Not just the links but the chain

Rebecca Masisak

Rebecca Masisak

I fully expect Foundation Week to be positive and interesting. But in the spirit of the event, which is advertised as a ‘series of open debates’, I want to offer a bit of a reaction I had to a particular assertion in the event materials.  While I support the idea that European philanthropy is significant and perhaps too hidden, I am not certain that the main reason it remains off the public radar is due to European foundations being focused on their work rather than their public profiles. And more importantly, I am not a strong supporter of the idea that a higher profile for European foundations would by itself make a meaningful difference to the broader goals of the foundations.

I believe that if the work of European foundations is not on the radar of the public, it is in part due to the fact that the outcomes of philanthropy rarely occur simply because of the work of foundations, even in Europe where foundations tend to be diverse — operating as well as grantmaking.  Contributions are required from a chain of actors, including NGOs and volunteers who deliver on what foundations and others can only start. Although money is certainly a key requirement, it alone does not make social change happen.  The civil society organizations and local communities that the philanthropists support are directly involved in contributing their ideas based on real, grounded experience.  They often bring deep understanding and insight as well as the trust required to bring sophisticated and nuanced relationships and key individuals together.  Local governmental institutions, umbrella organizations and volunteers all contribute expertise, support and time. And the individuals who receive services or benefit from services can increasingly, through the ‘magic’ of technology, offer their voices to improve impact.

So it strikes me that raising the profile of any one contributor in the chain can only get us so far.  We have to strengthen the overall chain of contribution to get to the best results. I hope that the debates at Foundation Week raise not only the profile of foundations Europe, but of also raise awareness of the eco-system within which foundations operate.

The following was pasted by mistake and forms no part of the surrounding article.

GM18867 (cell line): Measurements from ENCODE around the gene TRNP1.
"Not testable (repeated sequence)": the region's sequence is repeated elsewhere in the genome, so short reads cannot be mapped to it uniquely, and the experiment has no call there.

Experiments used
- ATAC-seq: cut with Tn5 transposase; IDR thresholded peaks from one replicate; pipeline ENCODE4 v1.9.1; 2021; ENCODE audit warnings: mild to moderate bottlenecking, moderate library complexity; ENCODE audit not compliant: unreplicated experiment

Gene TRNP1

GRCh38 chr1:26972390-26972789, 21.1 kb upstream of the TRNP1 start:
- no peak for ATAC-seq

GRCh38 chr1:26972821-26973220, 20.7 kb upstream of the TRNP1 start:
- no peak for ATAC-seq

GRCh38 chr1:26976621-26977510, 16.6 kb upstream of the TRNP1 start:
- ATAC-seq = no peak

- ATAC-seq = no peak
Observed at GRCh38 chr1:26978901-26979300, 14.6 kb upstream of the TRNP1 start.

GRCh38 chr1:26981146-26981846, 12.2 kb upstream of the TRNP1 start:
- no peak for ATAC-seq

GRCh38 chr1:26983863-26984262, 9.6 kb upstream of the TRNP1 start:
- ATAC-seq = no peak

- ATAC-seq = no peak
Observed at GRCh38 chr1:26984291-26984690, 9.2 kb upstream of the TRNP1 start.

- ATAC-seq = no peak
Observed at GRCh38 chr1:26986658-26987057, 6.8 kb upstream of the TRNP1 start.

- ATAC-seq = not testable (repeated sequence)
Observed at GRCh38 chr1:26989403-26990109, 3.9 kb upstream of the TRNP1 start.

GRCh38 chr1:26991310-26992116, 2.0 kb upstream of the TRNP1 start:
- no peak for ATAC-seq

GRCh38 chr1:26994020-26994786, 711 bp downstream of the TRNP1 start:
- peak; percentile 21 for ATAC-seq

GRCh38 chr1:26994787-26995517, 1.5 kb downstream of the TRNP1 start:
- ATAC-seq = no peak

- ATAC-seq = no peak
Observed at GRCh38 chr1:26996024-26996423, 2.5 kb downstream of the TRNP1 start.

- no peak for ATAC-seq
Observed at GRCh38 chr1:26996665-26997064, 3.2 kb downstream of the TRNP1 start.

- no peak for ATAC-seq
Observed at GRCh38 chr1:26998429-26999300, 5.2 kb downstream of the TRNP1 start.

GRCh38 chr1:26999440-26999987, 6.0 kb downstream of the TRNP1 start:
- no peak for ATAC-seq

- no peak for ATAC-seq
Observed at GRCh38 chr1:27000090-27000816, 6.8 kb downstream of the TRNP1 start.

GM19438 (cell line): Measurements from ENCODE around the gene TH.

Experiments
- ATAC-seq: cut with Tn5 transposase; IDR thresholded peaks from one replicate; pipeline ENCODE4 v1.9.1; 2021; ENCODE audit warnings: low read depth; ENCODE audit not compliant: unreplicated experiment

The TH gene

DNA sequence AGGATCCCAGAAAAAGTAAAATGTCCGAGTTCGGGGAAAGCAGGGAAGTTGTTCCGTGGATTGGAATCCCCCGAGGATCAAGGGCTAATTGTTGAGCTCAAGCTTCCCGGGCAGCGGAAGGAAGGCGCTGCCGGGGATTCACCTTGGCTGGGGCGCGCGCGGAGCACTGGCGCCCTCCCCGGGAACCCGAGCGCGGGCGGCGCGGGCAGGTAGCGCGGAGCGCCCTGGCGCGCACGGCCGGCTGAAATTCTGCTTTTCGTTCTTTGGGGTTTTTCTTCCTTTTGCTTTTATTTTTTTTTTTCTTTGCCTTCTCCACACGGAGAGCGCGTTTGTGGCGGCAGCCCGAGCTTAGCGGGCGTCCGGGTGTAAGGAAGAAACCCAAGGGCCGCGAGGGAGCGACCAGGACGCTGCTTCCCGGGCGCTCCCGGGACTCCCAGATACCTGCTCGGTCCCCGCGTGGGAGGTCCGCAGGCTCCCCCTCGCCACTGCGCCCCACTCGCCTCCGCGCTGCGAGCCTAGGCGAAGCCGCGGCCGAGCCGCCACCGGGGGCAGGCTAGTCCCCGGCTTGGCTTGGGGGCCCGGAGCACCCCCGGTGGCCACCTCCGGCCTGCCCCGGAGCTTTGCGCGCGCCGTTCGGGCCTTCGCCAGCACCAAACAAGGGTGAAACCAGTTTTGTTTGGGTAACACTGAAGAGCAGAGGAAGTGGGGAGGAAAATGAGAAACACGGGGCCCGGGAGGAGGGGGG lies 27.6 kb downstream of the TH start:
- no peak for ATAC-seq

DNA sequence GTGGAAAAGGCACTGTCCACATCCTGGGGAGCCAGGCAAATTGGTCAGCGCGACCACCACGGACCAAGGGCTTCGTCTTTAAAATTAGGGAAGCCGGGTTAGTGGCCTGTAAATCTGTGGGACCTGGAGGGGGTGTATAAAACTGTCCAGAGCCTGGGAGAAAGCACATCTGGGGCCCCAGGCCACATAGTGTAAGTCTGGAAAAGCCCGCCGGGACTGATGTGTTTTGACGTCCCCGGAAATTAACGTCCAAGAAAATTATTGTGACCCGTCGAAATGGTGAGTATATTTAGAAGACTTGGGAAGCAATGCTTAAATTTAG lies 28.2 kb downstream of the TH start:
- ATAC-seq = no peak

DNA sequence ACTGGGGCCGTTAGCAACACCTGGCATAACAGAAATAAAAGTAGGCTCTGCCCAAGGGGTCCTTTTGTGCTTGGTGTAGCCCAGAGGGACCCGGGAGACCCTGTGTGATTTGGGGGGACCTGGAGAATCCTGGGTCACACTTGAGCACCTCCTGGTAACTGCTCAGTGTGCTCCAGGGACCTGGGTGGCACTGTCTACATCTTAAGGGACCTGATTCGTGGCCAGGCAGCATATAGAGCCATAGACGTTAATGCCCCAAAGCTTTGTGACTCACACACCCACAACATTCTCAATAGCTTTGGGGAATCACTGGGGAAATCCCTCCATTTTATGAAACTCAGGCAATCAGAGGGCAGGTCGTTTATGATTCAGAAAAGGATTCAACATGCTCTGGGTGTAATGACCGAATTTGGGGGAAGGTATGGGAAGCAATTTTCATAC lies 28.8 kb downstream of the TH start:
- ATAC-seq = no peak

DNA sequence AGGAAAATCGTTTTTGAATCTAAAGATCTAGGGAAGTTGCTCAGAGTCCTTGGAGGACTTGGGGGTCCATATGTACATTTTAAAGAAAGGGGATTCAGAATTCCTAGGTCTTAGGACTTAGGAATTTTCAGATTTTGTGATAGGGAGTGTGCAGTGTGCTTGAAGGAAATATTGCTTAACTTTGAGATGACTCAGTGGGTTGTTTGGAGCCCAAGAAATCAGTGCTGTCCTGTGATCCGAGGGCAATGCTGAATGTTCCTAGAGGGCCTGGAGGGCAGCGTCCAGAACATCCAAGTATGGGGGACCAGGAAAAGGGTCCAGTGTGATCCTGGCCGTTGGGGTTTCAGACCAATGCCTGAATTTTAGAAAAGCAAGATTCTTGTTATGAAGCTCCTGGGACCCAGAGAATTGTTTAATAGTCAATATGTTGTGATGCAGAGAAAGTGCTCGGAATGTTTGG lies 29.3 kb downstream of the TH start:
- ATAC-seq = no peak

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2 responses to “Not just the links but the chain

  1. Thanks Rebecca. Yes, you are right there are many actors on this stage and philanthropic foundations are but one part of the chain. However; maybe if public awareness is raised, if more people are aware of who the various actors are ( not ONLY foundations but those to whom foundations are quite reliant upon) then maybe that works to generate more interest in becoming one of the actors – a call to action possibly for those who have the means, the motive and the opportunity to give – and make a meaningful difference. Perhaps raising the profile of all the links in the chain is part of the answer; but certainly in my experience foundations are the lesser known link in the chain, and thus to opportunity to engage more actors is not always maximised. We in New Zealand celebrate Volunteer Awareness Week annually – as we should: I see celebrating foundations and other actors to be a valuable part of conscience and opportunity raising!

  2. Pingback: Not just the links but the chain « GuideStar International's Blog

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